Why accessibility is more than just a bad term, it is a dangerous one.

Or- how wording can shape our perception. 


We live in a world in which the importance of terminology and the written word couldn’t be more important than it is. I believe the enormous power our words have must be appreciated and addressed appropriately, and I had tattooed the Hebrew word for “Word” over my skin to remind myself to never dismiss such powers as they are destructive just as they are constructive.


In our species past, words and the ability to read and write them were one of the most powerful abilities out there. The greatest change in our evolution took place when the cultural oppression over the power of the written word was lifted, and education began its way towards what seems nowadays as an obvious position, a necessity and a right, crucial to any human being, to maximize his/hers/theirs/(etc.) potential, and to ensure equality in its deepest core- equal dreams, equal education, equal opportunity. 

But looking back, we have to remember, the education we now view as a basic fact of life, wasn’t (and in some areas, still isn’t) such an obvious resource. It was controlled by religious patriarchies, limited and banned from the general population, to a point of demonization over some periods (as late as 20 years ago in some remote areas of our globe)- for a simple face: NO WORDS = NO EDUCATION = EASIER CONTROL OVER PEOPLE. 

Just try to imagine our world- without a free press, without the ability to read or understand the free press, without the freedom of speech… impossible.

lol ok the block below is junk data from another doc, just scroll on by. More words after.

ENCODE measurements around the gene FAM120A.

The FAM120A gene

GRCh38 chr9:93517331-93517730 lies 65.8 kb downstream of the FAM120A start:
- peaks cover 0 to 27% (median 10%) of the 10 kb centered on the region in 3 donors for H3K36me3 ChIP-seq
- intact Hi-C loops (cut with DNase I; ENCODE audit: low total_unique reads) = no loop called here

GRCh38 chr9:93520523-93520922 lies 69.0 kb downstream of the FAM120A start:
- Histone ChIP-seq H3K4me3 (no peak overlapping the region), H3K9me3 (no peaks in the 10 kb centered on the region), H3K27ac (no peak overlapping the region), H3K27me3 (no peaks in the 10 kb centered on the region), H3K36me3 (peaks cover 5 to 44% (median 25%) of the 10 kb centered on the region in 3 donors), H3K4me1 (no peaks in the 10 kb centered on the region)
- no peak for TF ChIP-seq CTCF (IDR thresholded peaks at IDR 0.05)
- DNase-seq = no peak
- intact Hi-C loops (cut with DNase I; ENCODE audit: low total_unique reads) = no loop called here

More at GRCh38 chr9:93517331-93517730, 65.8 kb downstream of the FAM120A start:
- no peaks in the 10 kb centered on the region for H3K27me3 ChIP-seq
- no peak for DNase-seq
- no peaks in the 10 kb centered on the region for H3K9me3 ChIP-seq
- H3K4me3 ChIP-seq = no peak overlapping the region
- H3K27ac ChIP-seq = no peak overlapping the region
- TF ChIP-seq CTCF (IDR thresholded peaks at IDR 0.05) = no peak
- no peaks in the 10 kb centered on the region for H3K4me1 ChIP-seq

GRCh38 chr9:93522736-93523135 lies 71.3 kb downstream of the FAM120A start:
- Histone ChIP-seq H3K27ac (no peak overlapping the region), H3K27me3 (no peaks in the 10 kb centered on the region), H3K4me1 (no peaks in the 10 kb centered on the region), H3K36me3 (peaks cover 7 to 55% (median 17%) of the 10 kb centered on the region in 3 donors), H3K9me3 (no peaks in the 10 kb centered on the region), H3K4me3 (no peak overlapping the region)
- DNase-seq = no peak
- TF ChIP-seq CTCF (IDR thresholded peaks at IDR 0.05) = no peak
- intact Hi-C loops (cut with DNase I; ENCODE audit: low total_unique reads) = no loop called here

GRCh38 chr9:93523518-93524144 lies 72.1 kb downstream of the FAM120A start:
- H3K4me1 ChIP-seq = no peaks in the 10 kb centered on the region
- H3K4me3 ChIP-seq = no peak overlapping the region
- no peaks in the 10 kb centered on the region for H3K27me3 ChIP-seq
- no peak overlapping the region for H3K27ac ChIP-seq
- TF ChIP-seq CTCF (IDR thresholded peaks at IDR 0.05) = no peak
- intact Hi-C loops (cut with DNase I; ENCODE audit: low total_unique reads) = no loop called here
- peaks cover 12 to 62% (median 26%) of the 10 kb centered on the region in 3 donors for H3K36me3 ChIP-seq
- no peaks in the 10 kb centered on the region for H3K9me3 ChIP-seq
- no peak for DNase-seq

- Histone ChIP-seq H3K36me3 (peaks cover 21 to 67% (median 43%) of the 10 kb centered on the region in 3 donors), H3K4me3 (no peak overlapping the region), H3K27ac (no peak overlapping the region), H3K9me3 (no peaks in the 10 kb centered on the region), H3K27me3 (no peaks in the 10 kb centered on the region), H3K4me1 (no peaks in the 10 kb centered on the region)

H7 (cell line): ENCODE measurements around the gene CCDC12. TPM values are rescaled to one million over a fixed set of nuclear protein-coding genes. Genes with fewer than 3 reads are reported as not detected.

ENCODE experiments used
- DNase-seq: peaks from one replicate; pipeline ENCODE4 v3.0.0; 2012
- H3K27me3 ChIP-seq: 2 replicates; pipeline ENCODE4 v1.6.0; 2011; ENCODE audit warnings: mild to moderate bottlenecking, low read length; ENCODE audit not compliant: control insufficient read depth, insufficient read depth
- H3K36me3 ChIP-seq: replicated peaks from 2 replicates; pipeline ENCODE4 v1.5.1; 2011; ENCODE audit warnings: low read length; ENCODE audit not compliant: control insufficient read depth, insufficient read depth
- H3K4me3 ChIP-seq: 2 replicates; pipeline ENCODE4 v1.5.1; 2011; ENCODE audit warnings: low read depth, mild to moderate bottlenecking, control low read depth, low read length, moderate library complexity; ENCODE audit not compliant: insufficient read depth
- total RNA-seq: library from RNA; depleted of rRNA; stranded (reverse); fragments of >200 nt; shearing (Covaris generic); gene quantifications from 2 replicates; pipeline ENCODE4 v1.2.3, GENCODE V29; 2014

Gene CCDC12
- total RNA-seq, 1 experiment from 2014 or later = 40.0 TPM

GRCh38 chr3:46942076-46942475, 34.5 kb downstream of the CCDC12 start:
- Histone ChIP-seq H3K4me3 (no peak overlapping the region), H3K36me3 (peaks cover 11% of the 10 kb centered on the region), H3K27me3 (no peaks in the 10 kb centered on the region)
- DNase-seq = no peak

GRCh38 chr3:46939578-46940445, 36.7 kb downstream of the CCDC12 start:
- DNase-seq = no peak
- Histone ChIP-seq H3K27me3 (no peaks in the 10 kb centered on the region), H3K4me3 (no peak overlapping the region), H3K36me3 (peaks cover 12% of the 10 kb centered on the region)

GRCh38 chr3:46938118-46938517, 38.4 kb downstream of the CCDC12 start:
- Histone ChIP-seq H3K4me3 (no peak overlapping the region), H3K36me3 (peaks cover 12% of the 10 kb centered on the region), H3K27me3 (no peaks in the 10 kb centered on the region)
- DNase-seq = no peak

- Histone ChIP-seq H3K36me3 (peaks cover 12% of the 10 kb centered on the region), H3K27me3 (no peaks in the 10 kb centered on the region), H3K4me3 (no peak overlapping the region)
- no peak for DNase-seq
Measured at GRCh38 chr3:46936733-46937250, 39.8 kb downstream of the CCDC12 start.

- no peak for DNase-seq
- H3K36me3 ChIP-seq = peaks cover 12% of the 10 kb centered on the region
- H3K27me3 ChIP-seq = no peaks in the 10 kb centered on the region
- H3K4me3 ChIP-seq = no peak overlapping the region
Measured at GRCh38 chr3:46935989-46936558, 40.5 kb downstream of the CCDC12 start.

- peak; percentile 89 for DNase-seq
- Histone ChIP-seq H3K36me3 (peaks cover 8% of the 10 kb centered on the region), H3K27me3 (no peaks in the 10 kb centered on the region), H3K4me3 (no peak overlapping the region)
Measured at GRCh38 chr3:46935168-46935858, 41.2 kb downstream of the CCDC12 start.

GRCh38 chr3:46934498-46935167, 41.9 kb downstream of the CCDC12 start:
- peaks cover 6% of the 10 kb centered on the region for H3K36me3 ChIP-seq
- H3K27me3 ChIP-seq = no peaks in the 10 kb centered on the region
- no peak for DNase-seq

Luckily, most of us live in a world that already made its way past the aforementioned dark eras. We are using our words and education as a basic resource; we value our opportunities over anything else, and we cherish the depth they enable. Facebook, Twitter, LinkedIn, and so many others are word-based mediums. Illiteracy is almost gone worldwide- and we now know we must try and help our fellow-man when the access or power of words is somewhat limited.  

Accessibility as a term

Accessibility, the most renowned term to explain the need for equality over the internet and the physical world. I understand its origins as the process of physical inclusion is way older than the web-based one- and the need for physical access was a good banner for a noble cause. By making our businesses accessible, we took a great leap towards inclusion. 


So, what might be the problem you ask? Accessibility always felt apologetic to me. “Please, just grant us this basic right, grant us the ability to access your business (or party, pick your favorite example). But we use the internet as the main tool of our modern existence! To be able to walk through the door isn’t enough! We must ensure the ability to use (at least) the core of our web use to achieve basic equality! Hence- we should all ditch accessibility and start bringing USABILITY to the front of the stage.



The best thing about our future is that I believe equality is advancing; maybe not in the quickest of paces, maybe not even fast enough, but moving to a better place. When we know where to, we generally know-how. The human race had left slavery in its past, simply by accepting the truth about the horrors of slavery and swearing to destroy old beliefs to make room for growth. If we were able to beat one of our history’s greatest economical and physical strengths- by deciding it’s no longer acceptable, we can all change and tip the scales in favor of real equality. 


BUT THAT ALL STARTS, WITH THE RIGHT WORDS. May we all use better, kinder, more inclusive wording. Not just for equality, but any other noble cause. At the end of the day- that is how we better ourselves as humans.


Gidi Weiler
Purple lens – UX driven accessibility platform